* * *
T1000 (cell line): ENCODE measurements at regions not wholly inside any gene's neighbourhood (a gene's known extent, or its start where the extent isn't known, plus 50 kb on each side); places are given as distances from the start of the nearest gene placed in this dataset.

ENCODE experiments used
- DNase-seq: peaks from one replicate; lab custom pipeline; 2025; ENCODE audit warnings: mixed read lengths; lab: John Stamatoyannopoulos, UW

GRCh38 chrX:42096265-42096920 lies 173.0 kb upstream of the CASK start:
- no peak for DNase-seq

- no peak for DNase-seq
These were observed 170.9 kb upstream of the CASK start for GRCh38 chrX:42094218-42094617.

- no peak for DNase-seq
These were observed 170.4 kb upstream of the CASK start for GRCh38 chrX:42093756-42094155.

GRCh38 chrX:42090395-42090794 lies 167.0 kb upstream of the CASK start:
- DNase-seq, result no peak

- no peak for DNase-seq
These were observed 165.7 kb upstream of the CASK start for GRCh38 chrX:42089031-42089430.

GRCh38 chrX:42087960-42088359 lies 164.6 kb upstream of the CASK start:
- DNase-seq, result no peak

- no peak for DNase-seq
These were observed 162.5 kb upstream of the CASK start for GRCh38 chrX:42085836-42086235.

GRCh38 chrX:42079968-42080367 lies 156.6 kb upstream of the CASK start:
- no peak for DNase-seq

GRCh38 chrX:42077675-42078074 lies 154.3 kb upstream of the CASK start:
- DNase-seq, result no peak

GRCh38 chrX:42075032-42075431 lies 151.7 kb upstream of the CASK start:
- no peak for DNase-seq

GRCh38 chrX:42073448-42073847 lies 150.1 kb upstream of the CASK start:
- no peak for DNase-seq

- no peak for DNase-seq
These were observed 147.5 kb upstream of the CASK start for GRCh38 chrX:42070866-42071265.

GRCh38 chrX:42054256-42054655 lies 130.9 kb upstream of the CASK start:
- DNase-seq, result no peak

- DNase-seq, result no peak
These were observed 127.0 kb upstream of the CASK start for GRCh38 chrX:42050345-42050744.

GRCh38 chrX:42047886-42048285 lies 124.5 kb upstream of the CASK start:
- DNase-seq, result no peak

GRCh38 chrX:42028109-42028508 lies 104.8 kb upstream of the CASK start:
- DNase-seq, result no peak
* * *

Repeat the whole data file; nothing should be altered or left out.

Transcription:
T1000 (cell line): ENCODE measurements at regions not wholly inside any gene's neighbourhood (a gene's known extent, or its start where the extent isn't known, plus 50 kb on each side); places are given as distances from the start of the nearest gene placed in this dataset.

ENCODE experiments used
- DNase-seq: peaks from one replicate; lab custom pipeline; 2025; ENCODE audit warnings: mixed read lengths; lab: John Stamatoyannopoulos, UW

GRCh38 chrX:42096265-42096920 lies 173.0 kb upstream of the CASK start:
- no peak for DNase-seq

- no peak for DNase-seq
These were observed 170.9 kb upstream of the CASK start for GRCh38 chrX:42094218-42094617.

- no peak for DNase-seq
These were observed 170.4 kb upstream of the CASK start for GRCh38 chrX:42093756-42094155.

GRCh38 chrX:42090395-42090794 lies 167.0 kb upstream of the CASK start:
- DNase-seq, result no peak

- no peak for DNase-seq
These were observed 165.7 kb upstream of the CASK start for GRCh38 chrX:42089031-42089430.

GRCh38 chrX:42087960-42088359 lies 164.6 kb upstream of the CASK start:
- DNase-seq, result no peak

- no peak for DNase-seq
These were observed 162.5 kb upstream of the CASK start for GRCh38 chrX:42085836-42086235.

GRCh38 chrX:42079968-42080367 lies 156.6 kb upstream of the CASK start:
- no peak for DNase-seq

GRCh38 chrX:42077675-42078074 lies 154.3 kb upstream of the CASK start:
- DNase-seq, result no peak

GRCh38 chrX:42075032-42075431 lies 151.7 kb upstream of the CASK start:
- no peak for DNase-seq

GRCh38 chrX:42073448-42073847 lies 150.1 kb upstream of the CASK start:
- no peak for DNase-seq

- no peak for DNase-seq
These were observed 147.5 kb upstream of the CASK start for GRCh38 chrX:42070866-42071265.

GRCh38 chrX:42054256-42054655 lies 130.9 kb upstream of the CASK start:
- DNase-seq, result no peak

- DNase-seq, result no peak
These were observed 127.0 kb upstream of the CASK start for GRCh38 chrX:42050345-42050744.

GRCh38 chrX:42047886-42048285 lies 124.5 kb upstream of the CASK start:
- DNase-seq, result no peak

GRCh38 chrX:42028109-42028508 lies 104.8 kb upstream of the CASK start:
- DNase-seq, result no peak